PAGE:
The flooding along the Texas and Louisiana border is undoubtedly no big national story. That is because, perhaps, a half-million people reside there as opposed to larger metro areas. The same limited media coverage also happened in this part of the U.S. during Hurricanes Rita and Ike. Sure there were the TV people who parachuted in and got their “Dan Rather” routine, trying to stand up in the wind and rain while talking. I imagine some of these folks could even chew gum at the same time.
But have no doubt this flooding is affecting millions of people merely because the flood waters in the Sabine River between Texas and Louisiana has submerged Interstate 10. Texas transportation officials say it could be Tuesday or later until it is reopened.
The most recent Texas Department of Transportation (TxDOT) figures, that I could find after an hour of searching, from 2013 shows about 48,500 automobiles travel I-10 just outside the southwestern Beaumont city limit. Houston, the nation’s fourth-largest city is, mostly, west from there some 75-to-80 miles. Near where Interstate 10 intersects with what are basically three highways in Beaumont — US 69, US 96 and US 287 — more than 130,000 vehicles travel per day. On about 25 miles east, at the Texas-Louisiana border, the traffic count is about 46, 000. You talk about cars, trucks, buses to the Louisiana casinos, and so forth going here and there, that is a lot of people.
The flooding at the I-10 bridge at the Texas border in Orange — that city was devastated from storm surge in 2008 from Hurricane Ike and now may see even worse flooding — was the scene Wednesday of confusion between the two states and no doubt left much head-scratching among those in the more than 46,000 vehicles which head east and west.
It is really difficult to keep up with the confusing details of the I-10 closures at the Texas-Louisiana border. Wednesday morning, TxDOT was supposedly poised to close the Sabine River bridge. The Louisiana State Police did close the westbound lanes to the bridge. But the eastbound routes remained open, for awhile at least. Returning from Houston yesterday on I-10, I saw probably five or six electronic signs that warned the bridge was completely closed, in both directions.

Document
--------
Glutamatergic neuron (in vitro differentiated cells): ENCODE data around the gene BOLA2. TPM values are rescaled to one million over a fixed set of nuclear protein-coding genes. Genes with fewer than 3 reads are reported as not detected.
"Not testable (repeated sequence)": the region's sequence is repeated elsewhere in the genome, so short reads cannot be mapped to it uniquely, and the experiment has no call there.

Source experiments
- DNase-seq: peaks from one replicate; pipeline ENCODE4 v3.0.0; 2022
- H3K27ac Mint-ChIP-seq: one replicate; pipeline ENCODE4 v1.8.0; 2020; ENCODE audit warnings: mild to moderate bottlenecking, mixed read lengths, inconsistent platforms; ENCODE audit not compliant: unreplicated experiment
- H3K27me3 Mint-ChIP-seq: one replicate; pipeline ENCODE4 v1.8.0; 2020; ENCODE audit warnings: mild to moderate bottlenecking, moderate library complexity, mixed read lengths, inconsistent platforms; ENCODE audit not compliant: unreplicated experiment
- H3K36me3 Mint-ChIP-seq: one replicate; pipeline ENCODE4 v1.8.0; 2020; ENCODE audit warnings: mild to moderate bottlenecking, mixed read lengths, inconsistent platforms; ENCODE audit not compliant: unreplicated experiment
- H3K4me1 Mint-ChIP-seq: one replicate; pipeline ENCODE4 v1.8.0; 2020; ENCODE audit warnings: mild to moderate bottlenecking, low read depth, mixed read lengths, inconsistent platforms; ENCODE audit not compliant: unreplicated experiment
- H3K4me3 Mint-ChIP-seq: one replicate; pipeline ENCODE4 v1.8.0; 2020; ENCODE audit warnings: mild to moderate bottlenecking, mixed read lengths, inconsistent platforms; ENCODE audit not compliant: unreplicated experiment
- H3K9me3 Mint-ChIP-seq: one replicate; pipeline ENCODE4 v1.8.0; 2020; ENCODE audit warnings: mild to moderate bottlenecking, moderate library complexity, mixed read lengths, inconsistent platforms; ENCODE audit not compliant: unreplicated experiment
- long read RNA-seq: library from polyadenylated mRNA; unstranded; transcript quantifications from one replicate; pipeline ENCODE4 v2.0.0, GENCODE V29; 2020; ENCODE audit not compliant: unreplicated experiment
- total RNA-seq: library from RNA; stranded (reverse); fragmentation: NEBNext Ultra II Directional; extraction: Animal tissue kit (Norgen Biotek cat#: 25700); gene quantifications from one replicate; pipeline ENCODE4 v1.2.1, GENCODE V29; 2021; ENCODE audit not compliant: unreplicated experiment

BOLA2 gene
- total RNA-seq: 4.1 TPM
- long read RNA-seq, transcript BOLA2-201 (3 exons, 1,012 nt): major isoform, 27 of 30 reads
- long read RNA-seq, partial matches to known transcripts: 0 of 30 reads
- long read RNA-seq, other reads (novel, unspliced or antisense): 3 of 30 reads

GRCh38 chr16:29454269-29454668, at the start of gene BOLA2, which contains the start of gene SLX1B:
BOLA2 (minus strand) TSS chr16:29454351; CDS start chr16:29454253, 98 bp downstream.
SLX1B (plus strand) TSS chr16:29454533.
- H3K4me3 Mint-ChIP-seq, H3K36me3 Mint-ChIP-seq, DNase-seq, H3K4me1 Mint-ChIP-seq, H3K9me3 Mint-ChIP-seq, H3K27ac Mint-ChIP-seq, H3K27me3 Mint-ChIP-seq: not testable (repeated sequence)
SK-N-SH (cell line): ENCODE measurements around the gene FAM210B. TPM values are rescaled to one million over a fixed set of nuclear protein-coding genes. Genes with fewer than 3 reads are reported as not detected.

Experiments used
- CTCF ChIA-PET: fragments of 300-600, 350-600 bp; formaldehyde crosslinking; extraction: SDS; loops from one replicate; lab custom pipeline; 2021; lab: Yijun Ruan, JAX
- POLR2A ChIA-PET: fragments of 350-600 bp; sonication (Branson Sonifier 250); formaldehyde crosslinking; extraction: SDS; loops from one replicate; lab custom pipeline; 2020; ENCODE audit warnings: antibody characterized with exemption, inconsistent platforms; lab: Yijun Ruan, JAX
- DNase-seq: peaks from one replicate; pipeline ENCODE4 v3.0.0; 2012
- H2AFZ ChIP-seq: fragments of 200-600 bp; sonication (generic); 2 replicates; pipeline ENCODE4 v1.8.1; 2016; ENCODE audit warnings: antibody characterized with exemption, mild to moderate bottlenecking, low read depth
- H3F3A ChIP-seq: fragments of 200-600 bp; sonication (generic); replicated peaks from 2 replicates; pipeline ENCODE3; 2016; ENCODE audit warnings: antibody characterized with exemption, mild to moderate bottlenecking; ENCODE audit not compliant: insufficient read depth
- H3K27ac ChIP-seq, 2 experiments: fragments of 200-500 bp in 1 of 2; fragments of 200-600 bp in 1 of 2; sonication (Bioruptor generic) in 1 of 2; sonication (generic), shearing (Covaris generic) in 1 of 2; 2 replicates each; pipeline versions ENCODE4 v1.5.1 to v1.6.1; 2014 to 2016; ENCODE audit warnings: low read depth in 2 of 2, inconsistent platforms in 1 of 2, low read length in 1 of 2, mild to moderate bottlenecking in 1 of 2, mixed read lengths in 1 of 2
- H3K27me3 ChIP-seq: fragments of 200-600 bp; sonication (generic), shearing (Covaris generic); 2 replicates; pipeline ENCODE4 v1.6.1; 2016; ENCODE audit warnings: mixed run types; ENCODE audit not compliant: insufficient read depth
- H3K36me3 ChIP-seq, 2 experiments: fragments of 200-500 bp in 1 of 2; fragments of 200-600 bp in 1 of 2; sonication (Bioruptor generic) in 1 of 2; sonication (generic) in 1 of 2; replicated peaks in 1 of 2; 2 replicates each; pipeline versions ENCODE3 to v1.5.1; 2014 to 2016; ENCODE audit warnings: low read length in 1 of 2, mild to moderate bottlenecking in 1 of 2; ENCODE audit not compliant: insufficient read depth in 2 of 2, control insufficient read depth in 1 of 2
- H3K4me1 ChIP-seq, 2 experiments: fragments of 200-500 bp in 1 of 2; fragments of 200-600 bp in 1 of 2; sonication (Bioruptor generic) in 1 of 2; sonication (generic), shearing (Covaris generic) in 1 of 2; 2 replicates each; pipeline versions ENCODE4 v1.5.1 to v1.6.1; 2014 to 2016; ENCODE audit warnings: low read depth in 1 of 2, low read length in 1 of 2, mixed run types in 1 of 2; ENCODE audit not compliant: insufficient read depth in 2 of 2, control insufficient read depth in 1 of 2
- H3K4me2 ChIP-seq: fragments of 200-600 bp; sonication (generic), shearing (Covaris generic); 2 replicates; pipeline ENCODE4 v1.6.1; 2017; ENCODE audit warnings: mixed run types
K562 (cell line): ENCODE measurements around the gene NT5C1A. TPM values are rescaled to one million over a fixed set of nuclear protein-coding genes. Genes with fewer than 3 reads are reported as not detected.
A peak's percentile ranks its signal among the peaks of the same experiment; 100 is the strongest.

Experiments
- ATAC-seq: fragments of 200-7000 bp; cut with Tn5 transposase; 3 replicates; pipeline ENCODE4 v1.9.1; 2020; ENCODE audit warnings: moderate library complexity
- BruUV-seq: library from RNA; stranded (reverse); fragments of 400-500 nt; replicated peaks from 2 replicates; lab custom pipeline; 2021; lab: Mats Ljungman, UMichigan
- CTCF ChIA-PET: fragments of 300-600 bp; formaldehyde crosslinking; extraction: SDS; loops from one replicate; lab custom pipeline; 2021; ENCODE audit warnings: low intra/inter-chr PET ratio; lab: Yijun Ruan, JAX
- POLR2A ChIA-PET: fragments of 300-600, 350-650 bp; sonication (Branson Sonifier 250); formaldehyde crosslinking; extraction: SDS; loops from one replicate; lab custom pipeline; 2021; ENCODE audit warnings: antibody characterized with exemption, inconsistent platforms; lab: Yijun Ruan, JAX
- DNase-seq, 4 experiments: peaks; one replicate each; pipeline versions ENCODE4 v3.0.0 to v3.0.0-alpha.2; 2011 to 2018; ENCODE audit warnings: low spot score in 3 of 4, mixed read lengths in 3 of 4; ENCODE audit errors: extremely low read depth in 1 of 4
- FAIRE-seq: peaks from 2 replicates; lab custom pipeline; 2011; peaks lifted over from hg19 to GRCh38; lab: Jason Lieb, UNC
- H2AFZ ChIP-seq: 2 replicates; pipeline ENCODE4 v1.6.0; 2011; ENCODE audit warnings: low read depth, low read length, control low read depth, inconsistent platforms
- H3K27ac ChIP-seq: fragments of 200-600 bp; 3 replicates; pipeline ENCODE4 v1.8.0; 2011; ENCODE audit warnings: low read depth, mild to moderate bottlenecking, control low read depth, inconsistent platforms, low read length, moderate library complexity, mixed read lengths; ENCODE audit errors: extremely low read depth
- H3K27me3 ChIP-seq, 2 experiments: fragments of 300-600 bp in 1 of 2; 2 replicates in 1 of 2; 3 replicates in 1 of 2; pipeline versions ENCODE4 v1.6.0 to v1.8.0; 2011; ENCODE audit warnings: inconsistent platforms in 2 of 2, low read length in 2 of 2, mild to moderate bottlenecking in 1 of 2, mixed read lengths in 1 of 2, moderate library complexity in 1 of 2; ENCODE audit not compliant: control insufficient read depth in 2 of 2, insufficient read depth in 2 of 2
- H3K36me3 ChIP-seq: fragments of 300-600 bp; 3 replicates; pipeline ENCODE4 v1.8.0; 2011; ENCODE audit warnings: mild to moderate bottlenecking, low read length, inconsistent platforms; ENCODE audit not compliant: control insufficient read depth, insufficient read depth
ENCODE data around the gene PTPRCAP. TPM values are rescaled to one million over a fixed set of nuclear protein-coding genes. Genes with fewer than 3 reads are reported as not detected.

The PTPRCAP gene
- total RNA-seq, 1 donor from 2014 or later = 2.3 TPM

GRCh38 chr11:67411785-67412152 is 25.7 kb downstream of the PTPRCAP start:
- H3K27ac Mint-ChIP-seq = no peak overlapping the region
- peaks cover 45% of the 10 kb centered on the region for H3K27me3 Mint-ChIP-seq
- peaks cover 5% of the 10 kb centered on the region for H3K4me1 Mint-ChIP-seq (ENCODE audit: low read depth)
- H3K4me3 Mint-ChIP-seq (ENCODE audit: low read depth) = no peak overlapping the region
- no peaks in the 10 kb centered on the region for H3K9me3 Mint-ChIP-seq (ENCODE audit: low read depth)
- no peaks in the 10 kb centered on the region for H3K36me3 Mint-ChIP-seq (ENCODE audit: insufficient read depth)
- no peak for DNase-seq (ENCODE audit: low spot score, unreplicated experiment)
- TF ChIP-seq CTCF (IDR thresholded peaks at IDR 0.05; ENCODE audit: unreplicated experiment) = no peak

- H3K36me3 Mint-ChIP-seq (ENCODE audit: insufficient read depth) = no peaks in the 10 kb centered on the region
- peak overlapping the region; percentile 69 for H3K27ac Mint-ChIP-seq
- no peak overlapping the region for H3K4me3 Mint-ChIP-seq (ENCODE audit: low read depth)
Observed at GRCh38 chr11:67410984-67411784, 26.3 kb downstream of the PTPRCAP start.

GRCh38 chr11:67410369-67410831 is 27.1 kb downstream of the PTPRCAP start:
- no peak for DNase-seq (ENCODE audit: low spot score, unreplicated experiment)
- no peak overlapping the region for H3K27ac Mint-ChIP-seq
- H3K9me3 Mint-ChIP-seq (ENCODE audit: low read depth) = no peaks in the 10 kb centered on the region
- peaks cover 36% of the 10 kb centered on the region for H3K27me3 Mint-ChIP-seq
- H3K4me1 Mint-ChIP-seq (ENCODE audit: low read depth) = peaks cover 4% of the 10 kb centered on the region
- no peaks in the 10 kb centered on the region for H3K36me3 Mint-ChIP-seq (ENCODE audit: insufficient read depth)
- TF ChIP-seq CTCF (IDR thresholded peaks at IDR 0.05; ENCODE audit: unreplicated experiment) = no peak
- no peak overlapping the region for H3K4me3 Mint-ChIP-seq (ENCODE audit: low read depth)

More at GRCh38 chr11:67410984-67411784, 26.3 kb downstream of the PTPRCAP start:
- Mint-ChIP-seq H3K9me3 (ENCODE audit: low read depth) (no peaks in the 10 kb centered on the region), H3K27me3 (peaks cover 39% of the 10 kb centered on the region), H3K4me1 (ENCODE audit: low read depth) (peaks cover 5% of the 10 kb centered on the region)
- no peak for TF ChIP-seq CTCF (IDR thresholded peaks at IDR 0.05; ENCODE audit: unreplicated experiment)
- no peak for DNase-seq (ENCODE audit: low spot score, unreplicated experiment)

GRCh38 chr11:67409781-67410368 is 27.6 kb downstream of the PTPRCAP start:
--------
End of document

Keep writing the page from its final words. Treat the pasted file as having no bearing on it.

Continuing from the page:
Amid this confusion, TxDOT issued some I-10 alternate route information that made me wonder if the information was clear enough for the average driver who does not live in this part of the state, or even if they are from elsewhere.
- El Paso take I-20 East of Van Horn
- San Antonio take I-35 North to I-20 East to Shreveport
- Houston take US 59 North to I-20 East to Shreveport
- Beaumont take US 96 North to US 69 North to US 59 North to I-20 East to Shreveport
At least the last alternative made apprehensive. US 96 to 69 — remember they are considered the same along with US 287 going northward from Beaumont. That is really no problem but I think the transportation department might have added: In Lufkin, turn right on Loop 287 and take the US 59 exit toward Nacogdoches. Trust me, I lived in Nacogdoches for many years and those directions are seared in my brain.
All of those alternatives were not meant for me, of course. I think later, when the Sabine River bridge was opened on US 190 in Bon Wier, Texas, TxDOT gave the alternative to travel up US 96 to US 190 in Jasper, from where the state line is about 25 miles east to southeast on that highway toward Baton Rouge.
I worked today so maybe I didn’t read everything about traffic on I-10 that I needed to. I was quite surprised though when heading to downtown Beaumont this morning where I-10 was reduced from three lanes to one lane. It turned out, I didn’t even have the option of going on east to downtown. Traffic was being rerouted at the I-10 split with US 69/96/287. I found a way off and made my on alternate route to downtown. I wish I had known that I couldn’t drive on the interstate the way I usually do. To be fair, I had to go out westbound on I-10 later on, and coming home I saw that an electric sign message said that the interstate would be closed at the exit where the routes to the Piney Woods split.
These are all minor inconveniences to me. The majority of the area hit hardest on the Texas side of the Sabine is where I grew up and where my closest relatives and old friends still reside. Several family members are working to keep others safe. One of those — a niece — is helping others even though she and her family had to be rescued by military personnel. Hopes for her home surviving are dismal, from the last messages I have seen.
This is, literally, a disaster. A large portion of this area in Texas has been declared a disaster area by the state. Gov. Greg Abbott, the Republican executive of Texas, flew over the region in a chopper. I am hopeful President Obama will also declare these counties as a disaster area.
Looking at such wreckage makes you forget your own minor problems — like some traffic slow-down. I do hope TxDOT will learn from their mistakes and miscues. Obviously, Texas and our neighbor to the east need better communication.